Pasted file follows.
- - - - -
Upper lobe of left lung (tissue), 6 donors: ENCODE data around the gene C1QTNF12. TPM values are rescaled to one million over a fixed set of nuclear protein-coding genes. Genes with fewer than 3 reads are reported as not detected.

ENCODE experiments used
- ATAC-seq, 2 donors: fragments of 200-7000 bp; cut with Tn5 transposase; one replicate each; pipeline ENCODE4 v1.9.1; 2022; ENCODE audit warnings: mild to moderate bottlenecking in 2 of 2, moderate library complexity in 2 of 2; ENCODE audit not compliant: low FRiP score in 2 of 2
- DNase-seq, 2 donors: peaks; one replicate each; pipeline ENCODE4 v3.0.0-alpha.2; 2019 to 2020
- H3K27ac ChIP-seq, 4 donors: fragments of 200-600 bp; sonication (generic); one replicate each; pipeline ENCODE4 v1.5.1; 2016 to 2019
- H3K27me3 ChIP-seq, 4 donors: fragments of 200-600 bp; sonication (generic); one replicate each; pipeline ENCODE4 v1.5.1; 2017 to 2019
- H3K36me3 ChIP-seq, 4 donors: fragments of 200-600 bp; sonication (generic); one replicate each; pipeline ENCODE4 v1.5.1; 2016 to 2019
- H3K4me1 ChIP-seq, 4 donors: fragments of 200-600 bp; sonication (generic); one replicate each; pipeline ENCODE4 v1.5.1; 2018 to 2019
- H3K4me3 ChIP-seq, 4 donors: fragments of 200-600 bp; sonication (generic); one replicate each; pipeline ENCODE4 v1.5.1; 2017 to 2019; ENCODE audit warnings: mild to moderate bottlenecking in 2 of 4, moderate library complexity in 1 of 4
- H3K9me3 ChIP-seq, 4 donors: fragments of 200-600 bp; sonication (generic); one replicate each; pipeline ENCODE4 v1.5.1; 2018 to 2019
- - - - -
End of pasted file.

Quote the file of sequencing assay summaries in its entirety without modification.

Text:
Upper lobe of left lung (tissue), 6 donors: ENCODE data around the gene C1QTNF12. TPM values are rescaled to one million over a fixed set of nuclear protein-coding genes. Genes with fewer than 3 reads are reported as not detected.

ENCODE experiments used
- ATAC-seq, 2 donors: fragments of 200-7000 bp; cut with Tn5 transposase; one replicate each; pipeline ENCODE4 v1.9.1; 2022; ENCODE audit warnings: mild to moderate bottlenecking in 2 of 2, moderate library complexity in 2 of 2; ENCODE audit not compliant: low FRiP score in 2 of 2
- DNase-seq, 2 donors: peaks; one replicate each; pipeline ENCODE4 v3.0.0-alpha.2; 2019 to 2020
- H3K27ac ChIP-seq, 4 donors: fragments of 200-600 bp; sonication (generic); one replicate each; pipeline ENCODE4 v1.5.1; 2016 to 2019
- H3K27me3 ChIP-seq, 4 donors: fragments of 200-600 bp; sonication (generic); one replicate each; pipeline ENCODE4 v1.5.1; 2017 to 2019
- H3K36me3 ChIP-seq, 4 donors: fragments of 200-600 bp; sonication (generic); one replicate each; pipeline ENCODE4 v1.5.1; 2016 to 2019
- H3K4me1 ChIP-seq, 4 donors: fragments of 200-600 bp; sonication (generic); one replicate each; pipeline ENCODE4 v1.5.1; 2018 to 2019
- H3K4me3 ChIP-seq, 4 donors: fragments of 200-600 bp; sonication (generic); one replicate each; pipeline ENCODE4 v1.5.1; 2017 to 2019; ENCODE audit warnings: mild to moderate bottlenecking in 2 of 4, moderate library complexity in 1 of 4
- H3K9me3 ChIP-seq, 4 donors: fragments of 200-600 bp; sonication (generic); one replicate each; pipeline ENCODE4 v1.5.1; 2018 to 2019